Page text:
1. Shutter Island - $40.2M - $40.2M
2. Valentine's Day - $17.2M - $87.4M
3. Avatar - $16.1M - $687.8M
4. Percy Jackson & The Olympians: The Lightning Thief - $15.3M - $58.8M
5. The Wolfman - $9.8M - $50.3M
6. Dear John - $7.3M - $65.9M
7. Tooth Fairy - $4.5M - $49.8M
8. Crazy Heart - $3M - $21.5M
9. From Paris With Love - $2.5M - $21.2M
10. Edge of Darkness - $2.2M - $40.3M
Just one major new release weekend, something of a rarity in this day and age. Martin Scorcese returns with Shutter Island, an adaptation of a Dennis Lehane book and starring Leonardo Di Caprio, making his fourth outing with the director. The film is the tale of two US marshals investigating the disappearance of mental patient from the titular island, where nothing is quite what it seems. The film had actually been set for an October 2009 release but was pushed back until this week due to Paramount requiring an early spring tent pole.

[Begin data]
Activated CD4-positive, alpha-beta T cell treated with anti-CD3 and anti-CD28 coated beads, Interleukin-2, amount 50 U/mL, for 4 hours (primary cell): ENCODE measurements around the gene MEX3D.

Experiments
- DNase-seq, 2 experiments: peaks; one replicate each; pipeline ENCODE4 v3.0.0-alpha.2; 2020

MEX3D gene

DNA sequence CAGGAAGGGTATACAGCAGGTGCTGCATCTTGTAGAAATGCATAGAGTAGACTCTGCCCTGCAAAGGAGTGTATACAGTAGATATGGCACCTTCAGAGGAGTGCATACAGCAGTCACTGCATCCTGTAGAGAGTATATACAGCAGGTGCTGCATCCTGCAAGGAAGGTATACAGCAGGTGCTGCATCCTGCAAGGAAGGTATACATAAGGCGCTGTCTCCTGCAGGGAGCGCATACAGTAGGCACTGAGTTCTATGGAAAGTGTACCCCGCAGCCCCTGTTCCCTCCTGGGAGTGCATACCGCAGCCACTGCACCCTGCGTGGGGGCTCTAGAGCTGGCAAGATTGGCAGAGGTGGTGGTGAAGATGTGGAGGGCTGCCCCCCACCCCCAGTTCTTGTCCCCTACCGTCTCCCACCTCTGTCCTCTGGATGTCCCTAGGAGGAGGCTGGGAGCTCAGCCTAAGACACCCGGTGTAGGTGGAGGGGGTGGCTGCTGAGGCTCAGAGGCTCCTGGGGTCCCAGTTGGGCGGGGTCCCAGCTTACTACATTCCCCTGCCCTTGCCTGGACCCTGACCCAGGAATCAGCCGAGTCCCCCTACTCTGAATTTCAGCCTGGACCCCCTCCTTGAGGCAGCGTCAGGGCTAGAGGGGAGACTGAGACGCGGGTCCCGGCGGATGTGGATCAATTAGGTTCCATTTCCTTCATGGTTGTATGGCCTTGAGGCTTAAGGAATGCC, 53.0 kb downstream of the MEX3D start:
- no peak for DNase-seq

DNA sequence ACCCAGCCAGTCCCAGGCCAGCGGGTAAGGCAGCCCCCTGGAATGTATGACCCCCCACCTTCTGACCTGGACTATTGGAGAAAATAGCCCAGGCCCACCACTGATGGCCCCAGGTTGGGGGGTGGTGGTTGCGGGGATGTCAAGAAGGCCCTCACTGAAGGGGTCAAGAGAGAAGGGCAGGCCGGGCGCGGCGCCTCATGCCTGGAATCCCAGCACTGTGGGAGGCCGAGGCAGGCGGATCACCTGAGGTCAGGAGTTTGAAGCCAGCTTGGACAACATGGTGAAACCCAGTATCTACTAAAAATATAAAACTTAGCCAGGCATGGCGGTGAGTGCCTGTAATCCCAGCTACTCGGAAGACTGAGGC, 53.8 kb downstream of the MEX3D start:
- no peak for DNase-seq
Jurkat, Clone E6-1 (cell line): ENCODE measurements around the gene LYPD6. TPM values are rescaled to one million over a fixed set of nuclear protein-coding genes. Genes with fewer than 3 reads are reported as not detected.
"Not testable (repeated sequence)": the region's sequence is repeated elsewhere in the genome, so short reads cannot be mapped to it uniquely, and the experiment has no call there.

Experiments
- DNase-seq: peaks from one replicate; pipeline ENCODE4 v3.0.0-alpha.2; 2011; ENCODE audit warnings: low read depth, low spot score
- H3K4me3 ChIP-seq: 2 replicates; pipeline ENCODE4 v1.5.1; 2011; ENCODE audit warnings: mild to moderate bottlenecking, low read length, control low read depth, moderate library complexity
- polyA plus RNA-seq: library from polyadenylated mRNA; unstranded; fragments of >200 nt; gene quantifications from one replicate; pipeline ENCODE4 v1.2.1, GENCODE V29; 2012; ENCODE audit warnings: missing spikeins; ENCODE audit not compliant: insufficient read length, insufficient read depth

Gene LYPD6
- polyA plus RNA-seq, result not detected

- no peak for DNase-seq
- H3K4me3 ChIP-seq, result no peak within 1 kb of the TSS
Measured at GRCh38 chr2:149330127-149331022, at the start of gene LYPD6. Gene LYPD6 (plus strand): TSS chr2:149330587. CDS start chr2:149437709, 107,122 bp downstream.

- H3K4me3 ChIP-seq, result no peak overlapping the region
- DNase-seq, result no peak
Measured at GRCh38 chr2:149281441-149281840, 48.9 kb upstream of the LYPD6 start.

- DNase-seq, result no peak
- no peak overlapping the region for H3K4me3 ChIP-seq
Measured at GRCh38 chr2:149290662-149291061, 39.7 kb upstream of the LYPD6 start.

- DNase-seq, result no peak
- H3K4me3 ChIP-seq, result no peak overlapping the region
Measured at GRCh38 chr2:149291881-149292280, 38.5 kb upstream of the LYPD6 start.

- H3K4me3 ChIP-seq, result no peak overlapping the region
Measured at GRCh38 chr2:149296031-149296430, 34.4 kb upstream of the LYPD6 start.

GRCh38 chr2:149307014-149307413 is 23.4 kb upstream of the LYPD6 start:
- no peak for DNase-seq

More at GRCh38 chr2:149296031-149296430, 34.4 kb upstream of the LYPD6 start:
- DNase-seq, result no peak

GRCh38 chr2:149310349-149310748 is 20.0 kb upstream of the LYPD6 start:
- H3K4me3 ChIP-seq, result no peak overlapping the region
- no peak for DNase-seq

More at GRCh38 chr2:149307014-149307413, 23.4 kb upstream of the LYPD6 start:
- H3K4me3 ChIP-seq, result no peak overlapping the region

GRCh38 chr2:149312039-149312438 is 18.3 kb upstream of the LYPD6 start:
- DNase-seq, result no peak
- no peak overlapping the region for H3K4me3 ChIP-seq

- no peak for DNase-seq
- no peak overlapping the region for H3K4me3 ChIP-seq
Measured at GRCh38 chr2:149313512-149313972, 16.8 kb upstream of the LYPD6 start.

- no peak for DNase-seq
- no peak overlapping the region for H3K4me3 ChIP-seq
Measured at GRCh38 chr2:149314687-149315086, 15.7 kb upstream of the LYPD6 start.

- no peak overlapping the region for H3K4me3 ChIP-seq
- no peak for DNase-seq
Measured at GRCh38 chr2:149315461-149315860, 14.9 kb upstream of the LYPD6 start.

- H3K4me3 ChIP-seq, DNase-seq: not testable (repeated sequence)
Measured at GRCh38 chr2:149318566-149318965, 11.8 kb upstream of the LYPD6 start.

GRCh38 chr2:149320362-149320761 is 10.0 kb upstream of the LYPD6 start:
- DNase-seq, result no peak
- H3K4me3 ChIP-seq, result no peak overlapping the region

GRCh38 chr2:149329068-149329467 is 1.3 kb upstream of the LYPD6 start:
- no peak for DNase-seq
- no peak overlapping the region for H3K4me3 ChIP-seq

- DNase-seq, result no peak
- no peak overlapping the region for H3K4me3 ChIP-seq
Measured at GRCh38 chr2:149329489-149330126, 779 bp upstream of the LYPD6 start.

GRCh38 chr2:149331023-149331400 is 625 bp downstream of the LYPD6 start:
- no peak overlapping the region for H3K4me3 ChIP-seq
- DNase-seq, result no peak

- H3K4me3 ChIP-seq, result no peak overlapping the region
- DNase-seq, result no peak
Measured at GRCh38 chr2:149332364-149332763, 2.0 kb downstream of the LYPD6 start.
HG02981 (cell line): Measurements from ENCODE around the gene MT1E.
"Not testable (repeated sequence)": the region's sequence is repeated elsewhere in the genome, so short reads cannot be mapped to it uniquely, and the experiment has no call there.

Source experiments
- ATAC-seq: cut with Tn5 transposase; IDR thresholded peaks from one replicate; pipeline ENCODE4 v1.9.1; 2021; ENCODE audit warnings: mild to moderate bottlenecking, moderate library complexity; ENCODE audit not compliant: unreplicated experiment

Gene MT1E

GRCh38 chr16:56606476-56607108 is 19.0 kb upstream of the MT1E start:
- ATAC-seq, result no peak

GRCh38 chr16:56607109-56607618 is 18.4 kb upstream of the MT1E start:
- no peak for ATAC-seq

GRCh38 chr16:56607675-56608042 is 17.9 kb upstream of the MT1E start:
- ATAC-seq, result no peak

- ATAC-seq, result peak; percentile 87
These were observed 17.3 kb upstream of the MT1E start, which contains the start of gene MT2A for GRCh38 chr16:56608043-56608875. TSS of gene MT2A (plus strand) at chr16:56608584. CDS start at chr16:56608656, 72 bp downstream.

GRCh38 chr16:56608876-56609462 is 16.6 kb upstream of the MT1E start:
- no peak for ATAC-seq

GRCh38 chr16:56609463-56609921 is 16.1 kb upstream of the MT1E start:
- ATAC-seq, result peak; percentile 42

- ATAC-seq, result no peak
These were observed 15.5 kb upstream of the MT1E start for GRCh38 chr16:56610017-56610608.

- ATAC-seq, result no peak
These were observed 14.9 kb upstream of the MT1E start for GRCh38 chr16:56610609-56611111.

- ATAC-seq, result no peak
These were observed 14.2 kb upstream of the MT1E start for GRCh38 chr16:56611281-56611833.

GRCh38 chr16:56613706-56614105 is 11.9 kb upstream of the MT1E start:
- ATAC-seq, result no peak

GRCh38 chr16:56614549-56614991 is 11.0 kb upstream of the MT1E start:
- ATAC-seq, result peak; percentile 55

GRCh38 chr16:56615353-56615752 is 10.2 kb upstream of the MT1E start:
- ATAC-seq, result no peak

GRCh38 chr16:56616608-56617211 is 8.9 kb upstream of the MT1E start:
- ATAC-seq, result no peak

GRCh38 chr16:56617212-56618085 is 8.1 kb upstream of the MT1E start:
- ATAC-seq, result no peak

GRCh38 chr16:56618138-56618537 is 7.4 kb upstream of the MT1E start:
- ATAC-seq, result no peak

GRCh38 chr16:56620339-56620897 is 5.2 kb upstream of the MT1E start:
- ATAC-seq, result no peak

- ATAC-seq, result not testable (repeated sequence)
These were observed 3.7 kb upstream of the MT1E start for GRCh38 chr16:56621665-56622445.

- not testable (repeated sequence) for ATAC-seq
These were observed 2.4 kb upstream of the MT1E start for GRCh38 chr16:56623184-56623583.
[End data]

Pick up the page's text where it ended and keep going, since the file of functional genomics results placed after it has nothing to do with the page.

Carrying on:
Reviews have drawn comparisons with The Shining and the film currently sits on a 67% fresh rating at RottenTomatoes, which for many would be a high rating, but for Scorcese is slightly on the disappointing side. All that aside, Shutter Island is his biggest ever debut, beating out the previous record of $26M set by The Departed. It's a strong start for the $75M flick and with solid weekend drops could easily become his biggest ever release (again, a record that currently sits with The Departed's $132M haul). Next weekend somewhat indirect competition will emerge in the guise of The Crazies. As an aside, Shutter Island is also the biggest opening weekend for Leonardo Di Caprio, smashing the $30M record held by Catch Me If You Can (Titanic opened to $28M)
After setting the record for being the biggest ever President's Day weekend release, Valentine's Day finds itself off a very sharp 69% (which is probably even higher than many expected). The ensemble piece is almost certainly a shoe-in for $100M by next weekend but is already showing signs of burning out quickly (which would be no big deal given it recouped its production budget in the opening three days of release). With Valentine's Day falling on a Sunday last weekend, combined with the President's Day Sunday boost, the film really broke out from the normal $20M romantic comedy openers (the cast of a thousand must have held some appeal too). As was mentioned in last weekend's report, a sequel set over New Year's Eve is already being fast tracked.